Expect More Strict Federal Drug Prosecution After June 1, 2017

On May 10, 2017 United States Attorney General Jeff Sessions issued a Memorandum to all federal prosecutors titled Department Charging and Sentencing Policy.  The new policy requires federal prosecutors to charge and pursue the most serious, readily provable offenses, i.e., those that carry the longest guidelines sentence, including mandatory minimum sentences.

The new policy rescinds any previous inconsistent policies of the United States Department of Justice, including the Department Policy on Charging Mandatory Minimum Sentences and Recidivist Enhancements in Certain Drug Cases (August 12, 2013) and Guidance Regarding section 851 Enhancements in Plea Negotiations (September 24, 2014).

Simply put, the new policy generally requires prosecutors to seek whatever charges would lead to the most years in prison for any and all federal offenses.  But, it is expected to have the most impact upon those arrested for possessing or selling drugs. The policy, however, does allow prosecutors to seek permission on specific cases to not strictly follow it if authorized  by supervisors. But, non-adherence to the new policy is expected to be infrequent. 

The new policy’s primary goal is substantially to increase prison terms for those convicted of federal drug crimes, thereby reinvigorating the pre-Obama era war on drugs,.  According to a recent article in The Florida Times-Union, however, State Attorney Melissa Nelson’s office has indicated the new policy won’t effect the referral of drug cases from her office to the U.S. Attorney for the Middle District of Florida.

And, in a rather surprising move, 31 former and current state and local prosecutors from all over the country, including the State Attorneys in Orlando and Tampa, signed an open letter denouncing the policy.  According to those prosecutors, the new policy represents “an unnecessary and unfortunate return to past ‘tough on crime’ practices that we know simply don’t enhance or promote the safety of communities.”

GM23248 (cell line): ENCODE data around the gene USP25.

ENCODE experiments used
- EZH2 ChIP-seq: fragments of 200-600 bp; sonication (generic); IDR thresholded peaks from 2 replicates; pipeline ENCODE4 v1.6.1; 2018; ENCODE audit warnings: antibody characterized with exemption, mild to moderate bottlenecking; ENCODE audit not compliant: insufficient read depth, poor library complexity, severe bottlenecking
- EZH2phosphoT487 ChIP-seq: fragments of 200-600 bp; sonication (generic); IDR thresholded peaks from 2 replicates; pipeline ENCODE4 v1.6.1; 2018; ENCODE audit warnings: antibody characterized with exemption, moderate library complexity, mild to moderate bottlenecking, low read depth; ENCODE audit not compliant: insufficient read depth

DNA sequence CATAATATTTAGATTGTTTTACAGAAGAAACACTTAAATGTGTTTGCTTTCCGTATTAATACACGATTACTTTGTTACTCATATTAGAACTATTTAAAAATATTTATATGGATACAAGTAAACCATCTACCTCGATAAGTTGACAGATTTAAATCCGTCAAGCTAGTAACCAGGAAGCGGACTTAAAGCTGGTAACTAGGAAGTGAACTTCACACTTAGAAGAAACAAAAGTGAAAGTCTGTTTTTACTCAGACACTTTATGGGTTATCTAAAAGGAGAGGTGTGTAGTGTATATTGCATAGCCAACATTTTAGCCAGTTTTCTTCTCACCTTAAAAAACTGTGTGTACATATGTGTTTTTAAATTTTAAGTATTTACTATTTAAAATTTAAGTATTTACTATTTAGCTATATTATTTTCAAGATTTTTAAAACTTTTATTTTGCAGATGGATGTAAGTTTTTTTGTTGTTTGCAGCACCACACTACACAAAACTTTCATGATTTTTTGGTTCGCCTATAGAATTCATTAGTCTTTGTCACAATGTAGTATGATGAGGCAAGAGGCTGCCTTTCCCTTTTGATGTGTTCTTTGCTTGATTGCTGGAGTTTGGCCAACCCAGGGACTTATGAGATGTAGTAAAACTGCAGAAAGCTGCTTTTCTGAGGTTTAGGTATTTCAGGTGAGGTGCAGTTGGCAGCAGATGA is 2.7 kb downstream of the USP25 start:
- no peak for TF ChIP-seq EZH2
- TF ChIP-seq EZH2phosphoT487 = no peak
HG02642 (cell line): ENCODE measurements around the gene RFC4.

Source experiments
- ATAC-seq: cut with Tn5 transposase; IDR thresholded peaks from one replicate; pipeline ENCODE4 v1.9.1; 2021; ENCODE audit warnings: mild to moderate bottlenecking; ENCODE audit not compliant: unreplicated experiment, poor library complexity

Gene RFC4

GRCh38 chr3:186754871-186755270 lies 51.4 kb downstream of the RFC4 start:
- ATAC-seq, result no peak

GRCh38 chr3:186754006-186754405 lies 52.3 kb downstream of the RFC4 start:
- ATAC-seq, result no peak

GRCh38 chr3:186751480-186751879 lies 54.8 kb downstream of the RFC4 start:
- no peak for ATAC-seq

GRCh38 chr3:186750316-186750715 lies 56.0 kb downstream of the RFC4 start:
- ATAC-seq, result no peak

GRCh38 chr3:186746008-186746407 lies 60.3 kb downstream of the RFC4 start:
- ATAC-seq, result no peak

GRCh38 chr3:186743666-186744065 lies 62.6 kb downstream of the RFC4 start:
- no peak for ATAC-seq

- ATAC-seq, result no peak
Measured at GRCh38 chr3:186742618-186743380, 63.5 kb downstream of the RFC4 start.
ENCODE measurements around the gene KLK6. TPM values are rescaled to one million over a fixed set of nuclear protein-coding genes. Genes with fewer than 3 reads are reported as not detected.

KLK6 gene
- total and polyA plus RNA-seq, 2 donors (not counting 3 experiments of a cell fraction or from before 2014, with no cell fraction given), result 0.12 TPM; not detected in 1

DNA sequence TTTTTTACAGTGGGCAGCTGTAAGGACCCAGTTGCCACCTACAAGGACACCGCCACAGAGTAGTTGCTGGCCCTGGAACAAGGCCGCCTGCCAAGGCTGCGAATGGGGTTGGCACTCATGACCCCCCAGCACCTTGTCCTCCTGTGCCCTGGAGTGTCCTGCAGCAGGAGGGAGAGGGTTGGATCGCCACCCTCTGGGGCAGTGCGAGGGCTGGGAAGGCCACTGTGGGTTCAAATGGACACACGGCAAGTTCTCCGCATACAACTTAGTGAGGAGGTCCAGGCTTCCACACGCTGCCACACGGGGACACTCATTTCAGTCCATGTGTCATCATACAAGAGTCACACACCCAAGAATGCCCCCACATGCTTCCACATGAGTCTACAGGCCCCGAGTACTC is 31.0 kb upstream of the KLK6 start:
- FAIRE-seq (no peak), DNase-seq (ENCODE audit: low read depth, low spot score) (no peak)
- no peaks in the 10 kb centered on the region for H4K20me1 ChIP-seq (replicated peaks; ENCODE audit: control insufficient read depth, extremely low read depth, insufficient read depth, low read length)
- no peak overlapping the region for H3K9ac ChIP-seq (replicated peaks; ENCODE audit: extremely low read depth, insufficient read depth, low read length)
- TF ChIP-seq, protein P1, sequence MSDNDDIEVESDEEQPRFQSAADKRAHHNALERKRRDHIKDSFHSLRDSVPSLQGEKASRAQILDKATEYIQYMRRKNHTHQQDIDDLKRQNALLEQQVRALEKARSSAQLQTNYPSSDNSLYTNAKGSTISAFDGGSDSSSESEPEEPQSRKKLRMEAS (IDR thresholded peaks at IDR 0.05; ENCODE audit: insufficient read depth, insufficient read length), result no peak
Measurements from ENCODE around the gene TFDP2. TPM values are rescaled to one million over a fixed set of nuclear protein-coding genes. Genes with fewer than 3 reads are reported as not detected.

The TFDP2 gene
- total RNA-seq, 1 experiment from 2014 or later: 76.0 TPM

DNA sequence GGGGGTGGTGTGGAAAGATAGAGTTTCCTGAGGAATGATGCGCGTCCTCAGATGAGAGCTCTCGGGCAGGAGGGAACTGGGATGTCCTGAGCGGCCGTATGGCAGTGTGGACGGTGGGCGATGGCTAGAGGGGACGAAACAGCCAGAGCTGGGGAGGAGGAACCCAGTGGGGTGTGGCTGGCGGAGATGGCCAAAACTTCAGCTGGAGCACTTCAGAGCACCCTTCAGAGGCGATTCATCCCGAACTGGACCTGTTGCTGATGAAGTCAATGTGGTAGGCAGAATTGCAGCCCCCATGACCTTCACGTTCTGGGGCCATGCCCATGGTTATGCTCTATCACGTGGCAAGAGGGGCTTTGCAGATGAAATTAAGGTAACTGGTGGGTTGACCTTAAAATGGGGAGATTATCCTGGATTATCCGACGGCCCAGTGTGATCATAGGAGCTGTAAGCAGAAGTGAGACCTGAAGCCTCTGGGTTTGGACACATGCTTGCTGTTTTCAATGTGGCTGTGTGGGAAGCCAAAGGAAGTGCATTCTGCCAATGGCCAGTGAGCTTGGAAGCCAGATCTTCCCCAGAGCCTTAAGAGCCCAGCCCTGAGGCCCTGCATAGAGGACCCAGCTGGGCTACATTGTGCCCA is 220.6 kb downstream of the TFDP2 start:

The open letter from various prosecuting attorneys criticizing the new federal drug policy is remarkable on several levels.  First, it demonstrates agreement by a wide spectrum of the law enforcement community with the growing national sentiment that the previous war on drugs was a failure.  As noted in the letter, there is no credible evidence increased sentences decrease the crime rate.  In contrast, the letter notes there is evidence to suggest exposure to the criminal justice system sometimes actually increases the risk of future criminal conduct.

Secondly, the letter advocates “treatment, support and rehabilitation programs” for low-level drug offenders and those with mental illnesses in lieu of decades, and in some instances life, in prison under the new federal policy.  Moreover, in expressing “grave concern” over the new federal drug policy, the open letter agrees with national law enforcement leaders that we “need not use arrest, conviction and prison as the default response for every broken law.”

In addition to the open letter from numerous state and local prosecutors, on May 18, 2017 Attorneys General from 15 different states similarly wrote Attorney General Sessions to express their “deep concern” over his direction for federal prosecutors to charge all defendants with the most serious criminal offenses carrying the most severe penalties.  Those Attorneys General noted “[b]eyond being unsound, policies that fail to provide individualized sentencing are also unjust and unfair in application.”  They asked Sessions to be “smart and fair” about crime by rescinding his instructions to federal prosecutors.

If you’ve been arrested for possession or sale of drugs in violation of federal law, you should retain a Jacksonville criminal defense lawyer well versed with federal drug laws and the new pro-prosecution drug policy issued by Attorney General Sessions.  And, if you have instead been arrested for drug offenses in violation of Florida law, make sure your lawyer is aware of the May 2017 open letter from state and local prosecutors around the country, including right here in Florida, urging more innovative and fair approaches to the arrest and prosecution of most drug offenses at the state level.  Regardless of whether your drug possession or sales case is in state or federal court, having an attorney knowledgeable about these recent developments will give you the best chance of avoiding substantial prison time as a result of your arrest in Duval, Clay, Nassau or St. Johns County.

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